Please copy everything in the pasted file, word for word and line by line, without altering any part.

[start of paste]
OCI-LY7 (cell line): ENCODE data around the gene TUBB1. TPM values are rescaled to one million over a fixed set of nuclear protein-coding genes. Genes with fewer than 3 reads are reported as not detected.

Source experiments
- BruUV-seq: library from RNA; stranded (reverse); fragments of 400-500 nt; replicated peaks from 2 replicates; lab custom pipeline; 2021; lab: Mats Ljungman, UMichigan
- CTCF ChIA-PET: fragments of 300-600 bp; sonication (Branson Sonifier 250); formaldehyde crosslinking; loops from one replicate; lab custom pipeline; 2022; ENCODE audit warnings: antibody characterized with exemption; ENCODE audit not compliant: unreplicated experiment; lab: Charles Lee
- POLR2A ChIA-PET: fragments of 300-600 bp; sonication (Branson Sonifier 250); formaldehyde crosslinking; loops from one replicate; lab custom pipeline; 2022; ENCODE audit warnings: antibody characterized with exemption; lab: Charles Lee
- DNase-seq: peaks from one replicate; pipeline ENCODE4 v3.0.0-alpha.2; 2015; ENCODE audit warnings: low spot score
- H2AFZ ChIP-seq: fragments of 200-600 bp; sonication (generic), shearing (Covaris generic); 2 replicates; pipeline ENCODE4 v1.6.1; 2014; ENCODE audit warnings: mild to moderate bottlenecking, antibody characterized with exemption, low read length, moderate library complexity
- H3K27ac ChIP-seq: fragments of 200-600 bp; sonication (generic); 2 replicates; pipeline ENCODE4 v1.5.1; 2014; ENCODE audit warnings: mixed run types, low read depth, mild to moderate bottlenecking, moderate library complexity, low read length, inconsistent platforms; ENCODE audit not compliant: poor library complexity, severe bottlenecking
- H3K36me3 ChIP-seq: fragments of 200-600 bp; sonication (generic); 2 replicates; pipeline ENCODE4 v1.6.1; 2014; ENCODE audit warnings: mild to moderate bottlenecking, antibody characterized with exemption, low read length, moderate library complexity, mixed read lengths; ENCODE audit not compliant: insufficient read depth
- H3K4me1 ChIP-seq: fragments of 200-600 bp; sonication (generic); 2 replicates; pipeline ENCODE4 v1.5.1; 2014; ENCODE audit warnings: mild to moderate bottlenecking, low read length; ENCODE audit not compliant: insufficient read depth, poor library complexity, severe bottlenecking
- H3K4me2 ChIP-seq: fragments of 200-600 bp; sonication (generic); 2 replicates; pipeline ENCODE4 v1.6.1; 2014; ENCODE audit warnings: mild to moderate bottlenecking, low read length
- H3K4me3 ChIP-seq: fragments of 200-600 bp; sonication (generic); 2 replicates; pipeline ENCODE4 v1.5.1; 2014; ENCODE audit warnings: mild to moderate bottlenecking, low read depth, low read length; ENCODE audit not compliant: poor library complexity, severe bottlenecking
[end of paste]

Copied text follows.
OCI-LY7 (cell line): ENCODE data around the gene TUBB1. TPM values are rescaled to one million over a fixed set of nuclear protein-coding genes. Genes with fewer than 3 reads are reported as not detected.

Source experiments
- BruUV-seq: library from RNA; stranded (reverse); fragments of 400-500 nt; replicated peaks from 2 replicates; lab custom pipeline; 2021; lab: Mats Ljungman, UMichigan
- CTCF ChIA-PET: fragments of 300-600 bp; sonication (Branson Sonifier 250); formaldehyde crosslinking; loops from one replicate; lab custom pipeline; 2022; ENCODE audit warnings: antibody characterized with exemption; ENCODE audit not compliant: unreplicated experiment; lab: Charles Lee
- POLR2A ChIA-PET: fragments of 300-600 bp; sonication (Branson Sonifier 250); formaldehyde crosslinking; loops from one replicate; lab custom pipeline; 2022; ENCODE audit warnings: antibody characterized with exemption; lab: Charles Lee
- DNase-seq: peaks from one replicate; pipeline ENCODE4 v3.0.0-alpha.2; 2015; ENCODE audit warnings: low spot score
- H2AFZ ChIP-seq: fragments of 200-600 bp; sonication (generic), shearing (Covaris generic); 2 replicates; pipeline ENCODE4 v1.6.1; 2014; ENCODE audit warnings: mild to moderate bottlenecking, antibody characterized with exemption, low read length, moderate library complexity
- H3K27ac ChIP-seq: fragments of 200-600 bp; sonication (generic); 2 replicates; pipeline ENCODE4 v1.5.1; 2014; ENCODE audit warnings: mixed run types, low read depth, mild to moderate bottlenecking, moderate library complexity, low read length, inconsistent platforms; ENCODE audit not compliant: poor library complexity, severe bottlenecking
- H3K36me3 ChIP-seq: fragments of 200-600 bp; sonication (generic); 2 replicates; pipeline ENCODE4 v1.6.1; 2014; ENCODE audit warnings: mild to moderate bottlenecking, antibody characterized with exemption, low read length, moderate library complexity, mixed read lengths; ENCODE audit not compliant: insufficient read depth
- H3K4me1 ChIP-seq: fragments of 200-600 bp; sonication (generic); 2 replicates; pipeline ENCODE4 v1.5.1; 2014; ENCODE audit warnings: mild to moderate bottlenecking, low read length; ENCODE audit not compliant: insufficient read depth, poor library complexity, severe bottlenecking
- H3K4me2 ChIP-seq: fragments of 200-600 bp; sonication (generic); 2 replicates; pipeline ENCODE4 v1.6.1; 2014; ENCODE audit warnings: mild to moderate bottlenecking, low read length
- H3K4me3 ChIP-seq: fragments of 200-600 bp; sonication (generic); 2 replicates; pipeline ENCODE4 v1.5.1; 2014; ENCODE audit warnings: mild to moderate bottlenecking, low read depth, low read length; ENCODE audit not compliant: poor library complexity, severe bottlenecking